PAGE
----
On the night of November 24, 1971, a middle-aged man known only as "D. B. Cooper" hijacked a Boeing 727 class jet, enroute between Portland, Ore. and Seattle Tacoma International Airport. Saying he had an explosive device in his briefcase, this mysterious man held hostage the fate of the craft, its 36 passengers and six crew personnel. After ransoming the passengers and some of the crew for $200,000, four parachutes, and meals for everyone still aboard, Cooper ordered Northwest Orient flight #305 to fly low and slow to Mexico. Somewhere over Southwest Washington, he allegedly jumped from the airplane's rear staircase, with his briefcase and the money. A few bundles of eroded 20-dollar bills were found years later. Otherwise, nothing. Cooper disappeared into the blackness that Thanksgiving eve, and has never been found or heard from since. He lives on as a local legend.
The performance of “The Skyjacker” is written by Dan Wyatt, Jr., who brings a personal connection to the story. His mother was delayed in the Seattle airport by Cooper's hijacking. She was on her way to visit Wyatt 's future father, her fiance. By his own admission, Wyatt has been swirling in the Cooper story ever since.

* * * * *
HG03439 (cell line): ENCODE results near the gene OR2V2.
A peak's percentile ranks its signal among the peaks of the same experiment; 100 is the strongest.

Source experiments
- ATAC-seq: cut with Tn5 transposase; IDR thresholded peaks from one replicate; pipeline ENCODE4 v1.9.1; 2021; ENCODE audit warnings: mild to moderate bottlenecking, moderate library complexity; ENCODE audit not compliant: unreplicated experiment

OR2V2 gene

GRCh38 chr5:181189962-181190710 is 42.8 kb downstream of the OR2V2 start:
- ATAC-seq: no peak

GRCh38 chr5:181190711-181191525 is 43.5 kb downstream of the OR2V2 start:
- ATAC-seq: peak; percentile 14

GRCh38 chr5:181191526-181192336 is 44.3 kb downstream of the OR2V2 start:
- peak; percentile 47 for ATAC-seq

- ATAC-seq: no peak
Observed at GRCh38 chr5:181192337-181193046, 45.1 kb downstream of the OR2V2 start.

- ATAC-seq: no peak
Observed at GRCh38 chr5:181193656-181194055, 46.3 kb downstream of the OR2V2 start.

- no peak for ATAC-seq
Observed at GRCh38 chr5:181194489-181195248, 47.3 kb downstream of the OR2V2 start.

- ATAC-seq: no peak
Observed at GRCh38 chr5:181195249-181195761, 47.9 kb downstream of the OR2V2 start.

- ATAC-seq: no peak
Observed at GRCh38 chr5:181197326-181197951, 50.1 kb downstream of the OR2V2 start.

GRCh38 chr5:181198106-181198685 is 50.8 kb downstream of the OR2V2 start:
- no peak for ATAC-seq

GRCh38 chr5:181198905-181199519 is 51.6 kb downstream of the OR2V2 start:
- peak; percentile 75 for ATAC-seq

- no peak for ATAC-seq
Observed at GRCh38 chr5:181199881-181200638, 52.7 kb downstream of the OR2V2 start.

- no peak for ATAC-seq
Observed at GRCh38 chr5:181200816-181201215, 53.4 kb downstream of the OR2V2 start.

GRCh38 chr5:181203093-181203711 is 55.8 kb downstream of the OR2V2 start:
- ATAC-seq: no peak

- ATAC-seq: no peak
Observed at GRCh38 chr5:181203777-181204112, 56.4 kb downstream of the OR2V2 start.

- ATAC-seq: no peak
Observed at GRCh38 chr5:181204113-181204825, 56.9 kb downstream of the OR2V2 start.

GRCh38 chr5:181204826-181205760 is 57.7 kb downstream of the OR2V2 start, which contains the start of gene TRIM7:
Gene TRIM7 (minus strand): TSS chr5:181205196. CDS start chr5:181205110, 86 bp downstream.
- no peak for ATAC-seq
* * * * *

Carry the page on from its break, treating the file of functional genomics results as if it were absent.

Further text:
This will be Wyatt's third attempt to make sense of the Cooper story. His first, “Skyjacker '71: The D.B. Cooper Transmissions,” November 2018, focused on all the radio communications surrounding the unfolding hijacking. The second, “In Flight with D.B. Cooper,” November 2019, considered what D.B. and flight attendant Tina Mucklow might have talked about before Cooper parachuted into legend.
With each performance we considered Cooper's exploit with research, creativity and historical imagination, not to mention audacity, conflict, frustration and fearlessness. Join us as we go once more into the vortex and mark a point in time where we can say, "Right here. This is where everything changed."